And scripture says that suddenly there came from heaven a sound like the rush of a violent wind, but the truth is that it wasn’t that sudden. Israel had been waiting for this storm for a very long time. As Peter proclaims later in this morning’s reading, this Pentecostal storm — the rush of the violent wind, the shaking of the house, the tongues of flame — this is the storm that Israel has been waiting for ever since the words of the prophet Joel: “In the last days it will be, God declares, that I will pour out my Spirit on all flesh … And I will show portents in the heaven above and signs on the earth below, blood, and fire, and smoky mist … The sun shall be turned to darkness.” This is the prophetic language of the end of days, rendered into metaphors of weather. It’s one of those metaphors that you kind of assume is a metaphor but then one day you’re sitting in the upstairs apartment in this room outside Jerusalem and not so long ago you watched the crucifixion of a man who called himself the son of God and you’ve seen some strange things in the days since and it feels a little bit like the end is nigh and then there’s a sound like the rush of a violent wind and maybe this is the moment we’ve all been waiting for. Preparing for. Stocking up canned goods and charging our devices for. Israel has been waiting for the coming of its Messiah, the intervention of its God, the restoration of its high stature, Israel has been waiting so long for this violent storm of blood and fire and smoky mist and then here we are and the room shakes and the power goes out and then it’s just the wind and the waiting and this nagging sense that the end is nigh.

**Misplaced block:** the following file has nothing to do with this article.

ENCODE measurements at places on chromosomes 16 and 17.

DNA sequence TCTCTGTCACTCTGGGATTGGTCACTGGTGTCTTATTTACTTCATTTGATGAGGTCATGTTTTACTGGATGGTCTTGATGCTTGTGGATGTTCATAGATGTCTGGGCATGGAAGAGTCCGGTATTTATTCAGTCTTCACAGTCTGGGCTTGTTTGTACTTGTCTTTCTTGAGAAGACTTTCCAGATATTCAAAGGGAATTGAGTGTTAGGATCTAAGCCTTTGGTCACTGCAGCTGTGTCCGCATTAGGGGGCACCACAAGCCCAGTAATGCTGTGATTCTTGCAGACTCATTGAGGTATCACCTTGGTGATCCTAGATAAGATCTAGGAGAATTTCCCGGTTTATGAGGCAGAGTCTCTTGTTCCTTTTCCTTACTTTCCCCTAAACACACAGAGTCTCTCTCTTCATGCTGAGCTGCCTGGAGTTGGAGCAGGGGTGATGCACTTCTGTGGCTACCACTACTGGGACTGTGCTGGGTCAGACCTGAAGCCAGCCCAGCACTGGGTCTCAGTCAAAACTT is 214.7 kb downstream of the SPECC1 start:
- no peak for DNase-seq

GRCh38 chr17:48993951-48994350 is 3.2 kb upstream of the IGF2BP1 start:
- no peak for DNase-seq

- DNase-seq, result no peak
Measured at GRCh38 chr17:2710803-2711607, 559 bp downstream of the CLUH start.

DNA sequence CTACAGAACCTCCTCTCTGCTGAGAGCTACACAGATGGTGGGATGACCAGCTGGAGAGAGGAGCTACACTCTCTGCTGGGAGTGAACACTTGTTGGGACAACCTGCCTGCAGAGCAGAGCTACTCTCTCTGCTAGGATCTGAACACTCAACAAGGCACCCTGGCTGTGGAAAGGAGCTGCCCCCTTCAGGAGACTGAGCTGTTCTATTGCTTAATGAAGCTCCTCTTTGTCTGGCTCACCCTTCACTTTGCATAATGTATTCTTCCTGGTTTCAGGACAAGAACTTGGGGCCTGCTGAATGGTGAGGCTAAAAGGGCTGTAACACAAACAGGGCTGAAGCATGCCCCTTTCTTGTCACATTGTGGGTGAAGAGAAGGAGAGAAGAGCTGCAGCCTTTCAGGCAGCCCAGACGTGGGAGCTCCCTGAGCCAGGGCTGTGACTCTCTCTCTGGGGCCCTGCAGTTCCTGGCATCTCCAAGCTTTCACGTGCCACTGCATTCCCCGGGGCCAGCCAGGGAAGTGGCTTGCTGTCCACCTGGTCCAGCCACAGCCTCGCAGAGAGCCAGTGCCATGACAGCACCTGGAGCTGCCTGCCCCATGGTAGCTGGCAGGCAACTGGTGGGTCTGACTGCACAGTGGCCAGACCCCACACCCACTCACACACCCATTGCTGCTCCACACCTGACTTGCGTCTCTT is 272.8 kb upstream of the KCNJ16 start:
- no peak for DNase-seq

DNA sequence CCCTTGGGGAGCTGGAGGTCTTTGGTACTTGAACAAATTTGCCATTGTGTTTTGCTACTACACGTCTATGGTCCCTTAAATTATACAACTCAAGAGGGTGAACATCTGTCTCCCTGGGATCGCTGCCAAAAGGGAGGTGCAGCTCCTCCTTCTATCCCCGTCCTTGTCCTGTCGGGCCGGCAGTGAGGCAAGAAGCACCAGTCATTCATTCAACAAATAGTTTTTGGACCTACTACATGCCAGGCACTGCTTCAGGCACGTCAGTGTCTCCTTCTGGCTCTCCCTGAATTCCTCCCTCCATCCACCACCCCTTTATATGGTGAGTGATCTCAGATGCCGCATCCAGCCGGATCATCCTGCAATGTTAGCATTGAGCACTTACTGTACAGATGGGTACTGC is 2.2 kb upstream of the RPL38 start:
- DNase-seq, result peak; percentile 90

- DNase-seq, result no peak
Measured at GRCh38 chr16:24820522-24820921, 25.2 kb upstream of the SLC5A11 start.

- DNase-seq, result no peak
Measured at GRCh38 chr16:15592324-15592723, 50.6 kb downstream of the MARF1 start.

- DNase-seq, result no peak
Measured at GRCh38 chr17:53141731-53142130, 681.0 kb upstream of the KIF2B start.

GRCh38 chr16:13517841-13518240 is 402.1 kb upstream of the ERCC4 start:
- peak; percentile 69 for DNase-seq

But then the Pentecost wind doesn’t bring blood or smoky mist or the end of days. It’s something quite a bit different indeed. Scripture says that tongues of fire appeared among these waiting disciples, and descended upon them, and they were filled with the Holy Spirit and began to speak in other languages, and then this power extends to the entire waiting crowd of Israelites, gathered from the far corners of the empire, and all of a sudden they can understand each other, and see each other, and know each other, at least just for this brief, fragil moment. It doesn’t last for long. Nowhere later in the Book of Acts do we have any indication that the miraculous interpretive abilities on display on this Pentecost morning survive through to the many trials and tribulations that await our band of disciples in the days to come. Instead we just have this moment, this dreamlike moment when the walls and barriers in God’s creation seem to fade away, when Parthians and Elamites and Mesopotamians all stand side-by-side, shoulder-to-shoulder. Just for a moment. Just for a dream. While the storm rages outside, while crucifixion still echoes through the night and empire still beckons into the morning. But just for a moment. Like a dream. Like a vision. All of God’s children stand side-by-side.